Oct 3, 2019

FTC warns of deceptive drug lawsuit ads

Photo: Jeffrey Coolidge/Getty Images

The Federal Trade Commission has warned 7 law firms and marketing companies that their TV ads alleging harm, and offering possible monetary relief, from certain prescription drugs "may be deceptive or unfair" and may prompt people to stop taking their medications.

Driving the news: Documents obtained by Axios under the Freedom of Information Act show the FTC was particularly concerned about personal injury ads against the diabetes drugs Invokana and Invokamet.

Between the lines: The FTC is worried these types of ads — such as this from Ketterer Browne & Anderson and this from Amicus — are confusing people into thinking the medications have been recalled or that the federal government has issued formal "medical alerts" even though that's not the case.

  • 6 of the 7 firms that received FTC letters last month had ads warning people about Invokana or Invokamet.
  • Other drugs mentioned in the allegedly deceptive TV ads were Abilify, Tasigna, Xarelto, Pradaxa and Nexium, among others.

The other side: Axios reached out to all 7 law firms and marketers. Travis Marble of Lucy Business Services, which advertises legal services on behalf of firms, said he had no comment since the matter is pending. The others did not immediately provide an interview or comments.

The bottom line: Be wary of personal injury TV ads.

Go deeper: Read the FTC's letters.

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Political ads become 2020 flashpoint

Illustration: Lazaro Gamio / Axios

Tech giants, TV networks, and even transit companies are all struggling to figure out how to manage political ads ahead of the 2020 election. While some firms choose to run lots of political and issue ads with little oversight, others opt to ban them altogether.

Why it matters: Absent strict government regulation of political ads across all media, the decision over how to manage those ads is left to companies. And while most firms have faced this dilemma for years, the hyper-political environment leading up to 2020 is shining a stronger spotlight to their decisions.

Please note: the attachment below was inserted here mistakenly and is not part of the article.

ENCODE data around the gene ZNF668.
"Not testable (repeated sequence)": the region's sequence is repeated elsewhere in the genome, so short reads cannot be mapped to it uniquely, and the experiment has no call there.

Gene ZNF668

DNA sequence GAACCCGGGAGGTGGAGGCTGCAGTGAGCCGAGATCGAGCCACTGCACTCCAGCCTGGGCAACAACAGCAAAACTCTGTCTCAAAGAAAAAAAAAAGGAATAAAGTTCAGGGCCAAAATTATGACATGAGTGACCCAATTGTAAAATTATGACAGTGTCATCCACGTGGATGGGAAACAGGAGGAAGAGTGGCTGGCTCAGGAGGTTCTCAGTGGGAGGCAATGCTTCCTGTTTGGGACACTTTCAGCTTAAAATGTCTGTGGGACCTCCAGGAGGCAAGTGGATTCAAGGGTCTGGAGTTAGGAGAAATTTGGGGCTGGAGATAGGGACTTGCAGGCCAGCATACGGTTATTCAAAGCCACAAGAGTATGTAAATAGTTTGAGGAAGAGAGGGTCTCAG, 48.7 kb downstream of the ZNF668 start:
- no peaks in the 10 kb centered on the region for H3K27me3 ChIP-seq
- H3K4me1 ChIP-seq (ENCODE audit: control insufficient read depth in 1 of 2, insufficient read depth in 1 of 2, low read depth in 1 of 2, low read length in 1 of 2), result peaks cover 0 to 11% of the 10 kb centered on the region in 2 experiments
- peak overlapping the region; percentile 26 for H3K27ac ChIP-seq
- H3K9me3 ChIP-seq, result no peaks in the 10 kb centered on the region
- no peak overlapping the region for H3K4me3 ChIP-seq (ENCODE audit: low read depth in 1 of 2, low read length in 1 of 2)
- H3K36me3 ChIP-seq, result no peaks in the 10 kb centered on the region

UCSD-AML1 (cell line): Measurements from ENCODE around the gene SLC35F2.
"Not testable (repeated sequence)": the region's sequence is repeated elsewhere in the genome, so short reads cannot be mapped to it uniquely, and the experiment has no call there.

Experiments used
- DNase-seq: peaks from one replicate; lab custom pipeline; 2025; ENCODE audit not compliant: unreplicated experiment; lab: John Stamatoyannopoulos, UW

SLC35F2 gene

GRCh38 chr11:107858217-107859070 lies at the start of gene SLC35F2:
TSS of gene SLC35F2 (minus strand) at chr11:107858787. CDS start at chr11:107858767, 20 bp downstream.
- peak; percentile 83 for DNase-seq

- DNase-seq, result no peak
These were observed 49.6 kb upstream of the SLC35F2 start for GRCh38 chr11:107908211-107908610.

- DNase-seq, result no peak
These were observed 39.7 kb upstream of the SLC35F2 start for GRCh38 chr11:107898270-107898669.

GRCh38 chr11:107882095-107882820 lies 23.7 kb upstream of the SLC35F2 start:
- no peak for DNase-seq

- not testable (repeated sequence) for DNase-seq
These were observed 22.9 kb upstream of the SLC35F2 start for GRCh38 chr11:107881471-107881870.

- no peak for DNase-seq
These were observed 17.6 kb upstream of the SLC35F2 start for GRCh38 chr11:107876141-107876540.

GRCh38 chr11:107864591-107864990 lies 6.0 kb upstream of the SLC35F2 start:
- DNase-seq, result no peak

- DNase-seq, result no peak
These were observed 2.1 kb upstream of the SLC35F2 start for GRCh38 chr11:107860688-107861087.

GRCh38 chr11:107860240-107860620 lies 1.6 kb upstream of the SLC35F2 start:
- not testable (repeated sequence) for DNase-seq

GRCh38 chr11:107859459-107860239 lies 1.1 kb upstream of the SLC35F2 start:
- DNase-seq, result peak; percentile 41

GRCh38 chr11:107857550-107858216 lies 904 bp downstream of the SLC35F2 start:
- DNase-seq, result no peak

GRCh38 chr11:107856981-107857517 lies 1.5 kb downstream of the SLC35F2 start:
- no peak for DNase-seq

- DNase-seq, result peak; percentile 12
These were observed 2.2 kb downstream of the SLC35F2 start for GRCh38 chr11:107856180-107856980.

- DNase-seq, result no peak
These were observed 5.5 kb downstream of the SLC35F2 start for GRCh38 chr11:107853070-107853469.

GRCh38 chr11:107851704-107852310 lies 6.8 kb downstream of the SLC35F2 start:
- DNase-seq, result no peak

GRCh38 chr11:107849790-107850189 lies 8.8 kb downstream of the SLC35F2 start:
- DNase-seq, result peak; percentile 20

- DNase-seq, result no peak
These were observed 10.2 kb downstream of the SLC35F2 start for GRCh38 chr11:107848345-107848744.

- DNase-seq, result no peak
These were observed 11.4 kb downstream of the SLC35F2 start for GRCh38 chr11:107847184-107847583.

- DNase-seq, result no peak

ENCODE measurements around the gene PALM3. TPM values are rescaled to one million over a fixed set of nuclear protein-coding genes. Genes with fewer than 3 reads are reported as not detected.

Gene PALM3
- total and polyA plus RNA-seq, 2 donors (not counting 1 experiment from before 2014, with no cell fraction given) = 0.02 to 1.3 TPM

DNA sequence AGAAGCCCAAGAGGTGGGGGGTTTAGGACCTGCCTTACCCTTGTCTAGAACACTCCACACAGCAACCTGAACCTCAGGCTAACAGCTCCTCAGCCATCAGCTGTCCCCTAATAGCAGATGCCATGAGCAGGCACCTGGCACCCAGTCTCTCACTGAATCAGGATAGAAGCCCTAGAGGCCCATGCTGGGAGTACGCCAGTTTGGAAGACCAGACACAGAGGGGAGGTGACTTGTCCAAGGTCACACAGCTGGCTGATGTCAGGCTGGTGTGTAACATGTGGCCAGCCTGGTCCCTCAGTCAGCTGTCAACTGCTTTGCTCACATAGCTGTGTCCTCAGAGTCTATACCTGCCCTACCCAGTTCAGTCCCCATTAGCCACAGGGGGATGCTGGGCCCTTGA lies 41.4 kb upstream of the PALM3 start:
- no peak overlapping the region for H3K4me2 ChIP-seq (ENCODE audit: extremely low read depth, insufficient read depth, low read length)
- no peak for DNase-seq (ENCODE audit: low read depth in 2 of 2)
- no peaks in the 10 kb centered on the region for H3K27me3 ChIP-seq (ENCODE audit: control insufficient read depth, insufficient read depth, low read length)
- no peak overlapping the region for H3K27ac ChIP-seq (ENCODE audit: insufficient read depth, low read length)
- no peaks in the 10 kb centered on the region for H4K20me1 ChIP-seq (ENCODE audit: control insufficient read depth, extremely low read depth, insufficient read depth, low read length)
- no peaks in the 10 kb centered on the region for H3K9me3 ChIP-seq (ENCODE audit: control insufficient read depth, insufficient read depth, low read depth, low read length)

Go deeperArrowOct 4, 2019

Twitter to stop accepting all political ads on the platform globally

Photo: Omar Marques/SOPA Images/LightRocket via Getty Images

Twitter CEO Jack Dorsey said Wednesday in a series of tweets that the tech giant will no longer accept political or advocacy advertising of any kind on its platform.

Why it matters: Tech companies have come under fire as of late for policies around how they police political ads. Facebook, most notably, has been criticized for saying that the company would not fact-check ads from political candidates or politicians.

Go deeperArrowOct 30, 2019

Republican FTC commissioner seeks social media inquiry

Republican FTC Commissioner Christine Wilson wants her agency to probe how social media companies use consumers’ information to shape the algorithms that determine what their users see and read.

Why it matters: A wide-ranging study of social media data practices could lay the groundwork for more enforcement from the agency, as well as legislative recommendations to Congress.

Go deeperArrowOct 24, 2019